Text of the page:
- The Washington Times - Wednesday, March 2, 2022

Sen Joe Manchin III on Tuesday shot down President Biden’s calls to revive the administration’s $1.75 trillion social welfare and climate package, known as the Build Back Better Act.

Mr. Manchin, a West Virginia Democrat and key swing vote in the evenly split Senate, said that Mr. Biden’s calls to bring back portions of the package were surprising.

“They just can’t help themselves,” Mr. Manchin said. “I don’t know where that came from, nothing’s changed.”

During his first state of the union address Tuesday, Mr. Biden sought to recast the spending proposal as an inflation and deficit remedy.

“My plan to fight inflation will lower your costs and lower the deficit,” Mr. Biden said. “Seventeen Nobel laureates in economics say my plan will ease long-term inflationary pressures.”

Mr. Biden ticked off several key provisions within the spending bill, including allowing Medicare to negotiate the price of prescription drugs and subsidized child care, as proof.

SEE ALSO: Sen. Joe Manchin sits with Republicans during State of the Union

“When we invest in our workers, when we build the economy from the bottom up and the middle out together,” Mr. Biden said. “We can do something we haven’t done in a long time: build a better America.”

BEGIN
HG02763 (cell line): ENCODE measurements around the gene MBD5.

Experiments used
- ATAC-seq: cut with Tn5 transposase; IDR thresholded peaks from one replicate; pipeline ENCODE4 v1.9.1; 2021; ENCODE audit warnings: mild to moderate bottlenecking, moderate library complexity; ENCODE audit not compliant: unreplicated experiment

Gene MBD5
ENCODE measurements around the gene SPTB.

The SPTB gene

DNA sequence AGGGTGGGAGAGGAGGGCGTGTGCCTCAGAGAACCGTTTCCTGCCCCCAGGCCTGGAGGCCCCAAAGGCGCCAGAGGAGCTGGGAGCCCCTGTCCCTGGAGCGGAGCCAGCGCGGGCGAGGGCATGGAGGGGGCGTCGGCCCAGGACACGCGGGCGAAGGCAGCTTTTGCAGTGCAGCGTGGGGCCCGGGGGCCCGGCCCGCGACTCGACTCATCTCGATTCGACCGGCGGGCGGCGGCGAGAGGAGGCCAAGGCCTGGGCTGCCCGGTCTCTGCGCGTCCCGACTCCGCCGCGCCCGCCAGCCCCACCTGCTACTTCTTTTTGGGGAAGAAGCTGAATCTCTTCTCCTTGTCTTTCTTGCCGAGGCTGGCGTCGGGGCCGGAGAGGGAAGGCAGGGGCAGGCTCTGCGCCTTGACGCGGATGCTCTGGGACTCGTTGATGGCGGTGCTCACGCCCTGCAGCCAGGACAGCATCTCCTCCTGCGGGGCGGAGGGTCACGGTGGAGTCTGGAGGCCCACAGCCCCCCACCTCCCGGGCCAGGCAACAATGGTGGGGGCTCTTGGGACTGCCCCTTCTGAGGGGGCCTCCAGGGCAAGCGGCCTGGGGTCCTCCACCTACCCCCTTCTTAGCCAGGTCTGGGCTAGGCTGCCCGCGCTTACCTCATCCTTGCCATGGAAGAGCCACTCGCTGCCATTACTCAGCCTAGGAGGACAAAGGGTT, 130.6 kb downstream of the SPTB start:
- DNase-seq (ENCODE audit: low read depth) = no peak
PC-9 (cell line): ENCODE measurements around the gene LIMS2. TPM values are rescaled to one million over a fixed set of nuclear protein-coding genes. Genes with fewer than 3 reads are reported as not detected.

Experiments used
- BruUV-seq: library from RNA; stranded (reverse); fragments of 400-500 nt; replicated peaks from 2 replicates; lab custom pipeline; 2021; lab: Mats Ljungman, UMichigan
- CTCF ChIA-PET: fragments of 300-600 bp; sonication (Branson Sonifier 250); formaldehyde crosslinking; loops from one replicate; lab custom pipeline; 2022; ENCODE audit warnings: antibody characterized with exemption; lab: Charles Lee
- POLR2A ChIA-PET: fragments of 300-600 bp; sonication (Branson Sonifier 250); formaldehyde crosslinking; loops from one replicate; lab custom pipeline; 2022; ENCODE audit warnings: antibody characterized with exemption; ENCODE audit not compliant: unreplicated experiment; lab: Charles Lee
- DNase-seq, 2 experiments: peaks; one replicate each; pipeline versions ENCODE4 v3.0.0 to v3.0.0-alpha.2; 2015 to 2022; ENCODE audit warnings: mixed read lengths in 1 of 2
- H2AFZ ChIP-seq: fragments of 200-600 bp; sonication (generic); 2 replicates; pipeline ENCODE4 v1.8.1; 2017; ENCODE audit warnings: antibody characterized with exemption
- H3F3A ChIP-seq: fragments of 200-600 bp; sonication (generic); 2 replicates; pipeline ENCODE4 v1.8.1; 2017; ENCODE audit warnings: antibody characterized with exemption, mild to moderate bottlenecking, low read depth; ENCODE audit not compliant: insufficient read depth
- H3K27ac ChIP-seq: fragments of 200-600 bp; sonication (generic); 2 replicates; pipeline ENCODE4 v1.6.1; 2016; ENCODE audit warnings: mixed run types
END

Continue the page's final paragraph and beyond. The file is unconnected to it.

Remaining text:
Mr. Manchin does not appear to believe the rhetoric.

“I’ve never found out that you can lower costs by spending more,” he said.

His comments are the latest signal that Democrats face an uphill battle in trying to revive the package after Mr. Manchin single-handedly killed it last year.

Given solid GOP opposition, the only hope Democrats have for passage is using a party-line procedure known as budget reconciliation. The process allows some tax-and-spending measures to avert the Senate’s 60-vote filibuster threshold and pass with a simple majority.

Reconciliation proved impossible last year when Mr. Manchin signaled his opposition over fears the legislation would exacerbate inflation. At the moment, little seems to have changed.

“There might be parts they want to talk about. I don’t know,” Mr. Manchin said. “That was a little bit far.”

• Haris Alic can be reached at halic@washingtontimes.com.

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